Writer Greenhorn, who had previously worked on episodes of Dr Who, admitted he could not imagine anyone else taking over the screenplay of Sunshine on Leith - although he admitted he doubted a big-screen version would get off the ground.
Greenhorn said he was approached by co-producers Black Camel during the final run of the stage show in 2010, which Billy Boyd was starring in at the time.
Greenhorn told The Scotsman: “There was a negotiation over the rights of the stage show, which were mine, except for the songs, which were Craig and Charlie’s, but I got the separate job of doing the film adaptation.
“I couldn’t have handed it over to someone else. When Black Camel approached me we talked about it for a little bit and I agreed to give it a go.
“I thought it was unlikely it would ever happen. I thought it was worth attempting a film, but I just thought: ‘It’s a Scottish musical, how many of those do you see on the screen?’
“It’s not exactly a genre people are queuing up to fund. I can only remember one BA Robertson was in back in the 1980s, Living Apart Together.
“I thought I could write a script and make it work. I didn’t know anything about how film finance works other than it is notoriously difficult to get.
“When Dexter came on board, they started assembling the cast, rehearsing some of the musical arrangements and ultimately when I visited the set and saw how it looked on the monitors, you could really see it all coming together. The flash mob scene at the end was just astonishing.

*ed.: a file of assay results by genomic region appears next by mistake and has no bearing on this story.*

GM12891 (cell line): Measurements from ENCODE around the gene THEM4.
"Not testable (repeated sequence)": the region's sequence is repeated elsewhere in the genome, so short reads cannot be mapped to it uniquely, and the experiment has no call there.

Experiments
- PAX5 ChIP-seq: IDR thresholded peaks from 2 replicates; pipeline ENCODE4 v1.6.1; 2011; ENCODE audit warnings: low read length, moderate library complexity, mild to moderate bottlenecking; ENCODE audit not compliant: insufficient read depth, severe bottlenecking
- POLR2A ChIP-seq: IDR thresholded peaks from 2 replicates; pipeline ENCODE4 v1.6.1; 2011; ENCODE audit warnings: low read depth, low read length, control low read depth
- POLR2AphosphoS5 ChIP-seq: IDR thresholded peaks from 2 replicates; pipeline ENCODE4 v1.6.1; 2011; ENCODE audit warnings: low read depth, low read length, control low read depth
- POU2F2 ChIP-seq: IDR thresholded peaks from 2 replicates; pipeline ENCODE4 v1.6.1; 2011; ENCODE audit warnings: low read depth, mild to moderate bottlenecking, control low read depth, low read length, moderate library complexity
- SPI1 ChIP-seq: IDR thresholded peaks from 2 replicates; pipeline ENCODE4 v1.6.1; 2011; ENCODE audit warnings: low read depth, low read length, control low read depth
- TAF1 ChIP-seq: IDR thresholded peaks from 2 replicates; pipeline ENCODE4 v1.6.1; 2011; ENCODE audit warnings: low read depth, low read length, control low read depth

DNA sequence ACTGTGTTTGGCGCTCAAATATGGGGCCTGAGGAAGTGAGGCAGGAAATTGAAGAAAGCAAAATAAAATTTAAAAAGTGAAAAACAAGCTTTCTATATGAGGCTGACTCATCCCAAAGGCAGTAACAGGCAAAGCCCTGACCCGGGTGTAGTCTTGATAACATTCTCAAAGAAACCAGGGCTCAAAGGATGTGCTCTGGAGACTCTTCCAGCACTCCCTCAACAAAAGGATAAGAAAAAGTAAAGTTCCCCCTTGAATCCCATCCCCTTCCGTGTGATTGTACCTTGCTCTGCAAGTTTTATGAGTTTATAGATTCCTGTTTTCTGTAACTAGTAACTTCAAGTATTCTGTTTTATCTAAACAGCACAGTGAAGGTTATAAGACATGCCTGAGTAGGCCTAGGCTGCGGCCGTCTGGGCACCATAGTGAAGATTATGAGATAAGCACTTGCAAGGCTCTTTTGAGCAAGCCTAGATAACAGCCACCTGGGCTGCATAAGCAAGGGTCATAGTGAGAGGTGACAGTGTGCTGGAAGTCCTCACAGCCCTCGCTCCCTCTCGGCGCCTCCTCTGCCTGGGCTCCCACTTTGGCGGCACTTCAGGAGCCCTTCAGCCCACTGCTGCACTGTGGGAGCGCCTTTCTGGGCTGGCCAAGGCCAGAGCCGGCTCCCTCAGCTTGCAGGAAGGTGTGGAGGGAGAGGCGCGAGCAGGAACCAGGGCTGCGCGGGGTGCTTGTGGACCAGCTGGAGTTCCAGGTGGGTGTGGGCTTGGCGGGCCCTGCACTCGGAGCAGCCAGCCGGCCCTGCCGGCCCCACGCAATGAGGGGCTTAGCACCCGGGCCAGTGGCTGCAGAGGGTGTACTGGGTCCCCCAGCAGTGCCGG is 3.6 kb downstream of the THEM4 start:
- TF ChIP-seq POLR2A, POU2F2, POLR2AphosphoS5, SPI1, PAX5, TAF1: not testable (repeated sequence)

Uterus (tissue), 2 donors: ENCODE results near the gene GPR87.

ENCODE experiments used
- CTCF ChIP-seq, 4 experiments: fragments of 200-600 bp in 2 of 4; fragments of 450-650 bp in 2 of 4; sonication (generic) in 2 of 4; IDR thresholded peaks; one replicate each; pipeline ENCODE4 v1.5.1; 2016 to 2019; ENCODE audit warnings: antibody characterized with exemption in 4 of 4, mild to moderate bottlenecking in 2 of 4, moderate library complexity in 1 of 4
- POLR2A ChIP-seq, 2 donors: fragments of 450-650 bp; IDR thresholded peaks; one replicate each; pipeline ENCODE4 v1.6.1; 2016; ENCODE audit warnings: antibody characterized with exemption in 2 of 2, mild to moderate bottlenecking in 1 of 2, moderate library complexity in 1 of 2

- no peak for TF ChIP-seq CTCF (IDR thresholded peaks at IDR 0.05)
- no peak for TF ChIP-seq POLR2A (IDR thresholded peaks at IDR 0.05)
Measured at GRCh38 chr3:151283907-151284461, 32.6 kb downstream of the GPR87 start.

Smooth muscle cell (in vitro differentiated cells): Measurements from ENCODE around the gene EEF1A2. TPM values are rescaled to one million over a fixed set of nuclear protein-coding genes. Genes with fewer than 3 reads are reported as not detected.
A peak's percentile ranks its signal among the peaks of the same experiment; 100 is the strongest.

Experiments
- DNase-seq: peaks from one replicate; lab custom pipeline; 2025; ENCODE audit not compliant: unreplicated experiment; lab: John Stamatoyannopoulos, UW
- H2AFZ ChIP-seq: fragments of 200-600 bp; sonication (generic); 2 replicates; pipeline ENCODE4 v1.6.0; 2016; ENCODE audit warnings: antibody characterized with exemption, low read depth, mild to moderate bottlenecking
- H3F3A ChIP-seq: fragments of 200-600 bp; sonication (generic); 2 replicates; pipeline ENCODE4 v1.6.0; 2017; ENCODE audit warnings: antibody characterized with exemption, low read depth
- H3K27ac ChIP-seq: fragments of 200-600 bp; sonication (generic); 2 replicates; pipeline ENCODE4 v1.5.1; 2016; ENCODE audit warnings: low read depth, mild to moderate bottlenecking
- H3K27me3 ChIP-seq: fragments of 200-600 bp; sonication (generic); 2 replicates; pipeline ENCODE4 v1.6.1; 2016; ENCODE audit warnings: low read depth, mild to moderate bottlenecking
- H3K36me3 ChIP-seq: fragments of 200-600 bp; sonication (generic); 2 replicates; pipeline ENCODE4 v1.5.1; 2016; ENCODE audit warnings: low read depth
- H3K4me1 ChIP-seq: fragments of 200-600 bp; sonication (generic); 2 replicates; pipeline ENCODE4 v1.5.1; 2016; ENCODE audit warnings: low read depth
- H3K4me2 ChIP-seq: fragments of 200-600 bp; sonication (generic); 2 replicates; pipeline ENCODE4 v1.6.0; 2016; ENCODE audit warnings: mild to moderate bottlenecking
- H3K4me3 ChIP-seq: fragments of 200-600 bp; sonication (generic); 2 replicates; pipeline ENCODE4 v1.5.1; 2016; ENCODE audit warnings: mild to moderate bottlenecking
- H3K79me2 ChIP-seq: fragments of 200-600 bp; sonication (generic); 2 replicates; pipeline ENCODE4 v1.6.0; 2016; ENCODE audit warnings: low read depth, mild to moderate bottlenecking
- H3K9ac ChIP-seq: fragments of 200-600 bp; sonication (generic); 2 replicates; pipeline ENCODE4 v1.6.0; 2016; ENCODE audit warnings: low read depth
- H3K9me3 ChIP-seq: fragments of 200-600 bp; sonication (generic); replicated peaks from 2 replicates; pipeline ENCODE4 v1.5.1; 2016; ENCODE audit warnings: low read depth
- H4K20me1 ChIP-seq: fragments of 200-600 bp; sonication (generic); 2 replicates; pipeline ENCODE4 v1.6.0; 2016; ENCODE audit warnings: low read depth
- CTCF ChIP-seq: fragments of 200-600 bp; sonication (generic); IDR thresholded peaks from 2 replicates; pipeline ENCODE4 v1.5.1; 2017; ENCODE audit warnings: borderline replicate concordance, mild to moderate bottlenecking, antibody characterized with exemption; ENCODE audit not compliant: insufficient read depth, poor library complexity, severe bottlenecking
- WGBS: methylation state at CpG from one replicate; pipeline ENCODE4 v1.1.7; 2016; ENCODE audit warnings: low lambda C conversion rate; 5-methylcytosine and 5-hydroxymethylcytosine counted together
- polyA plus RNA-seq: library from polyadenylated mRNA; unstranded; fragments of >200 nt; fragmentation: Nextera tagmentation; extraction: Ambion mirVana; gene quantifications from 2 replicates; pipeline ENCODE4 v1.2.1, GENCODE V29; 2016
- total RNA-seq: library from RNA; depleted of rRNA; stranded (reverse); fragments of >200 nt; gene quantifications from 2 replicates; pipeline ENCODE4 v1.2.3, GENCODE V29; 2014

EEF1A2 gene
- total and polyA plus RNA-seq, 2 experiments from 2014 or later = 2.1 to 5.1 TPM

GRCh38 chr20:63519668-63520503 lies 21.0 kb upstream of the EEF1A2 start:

“I was on set on and off. My main focus was being around for the rehearsals - I was in Glasgow for most of the time they were going on.
“Once I was sure that we had sorted out the shape of the film and the script I wasn’t really worried about them going off to shoot. So when I was on set it was more like a holiday.”
Director Fletcher revealed he had virtually banned tartan, bagpipes and kilts from the film shoot around Edinburgh - to help ensure it was nothing like the infamous MGM musical Brigadoon, which was set in Scotland, but filmed in Hollywood.
Fletcher, who revealed he celebrated the new Millennium in Edinburgh, said: “Right from the beginning we wanted to keep it real and make it believable.
“The other Scottish musical that has come up is Brigadoon, which is about a million miles removed from reality. It’s very dated. There is no comparison.
“We wanted to make these characters and their world real. The thing about Craig and Charlie’s songs is they’re not particularly romanticised or saccharine or sentimental.
“It was testament to Stephen’s skills as a writer that he could take those songs and lyrics and give them a whole new context with those characters and let them tell the story.
“Edinburgh is where the film is set and is the backdrop to the story, but it was about not letting it become too far forward. We chose our locations and views very carefully, but we kept our characters front and centre.
“Occasionally we look at the city and pass through it in the film, but I think that services it more. We weren’t trying too hard or ramming it down people’s throats. I didn’t want any tartan, kilts or bagpipes on every street corner.”
Jane Horrocks, best known for her iconic role in the film Little Voice, revealed that had honed her Scottish accent for the film with the help of her son’s maths teacher, who happened to be from Leith.
She was having a meal on holiday in Greece when she got the call from co-producer Allon Reich to sound out her interest in the film.
She said: “He texted me and I had to phone him back because I was so excited about it. I actually thought it was going to be on stage at first. But I hadn’t done anything music-wise on film since Little Voice.
“I’d done a Scottish accent in a short film set in Glasgow, called Nightlife, back in the mid-1990s. I knew a could do a version of one and there’s a variety of them in the film.
“My son came in one day and said his teacher was from Leith and that she would be happy to help me practice.”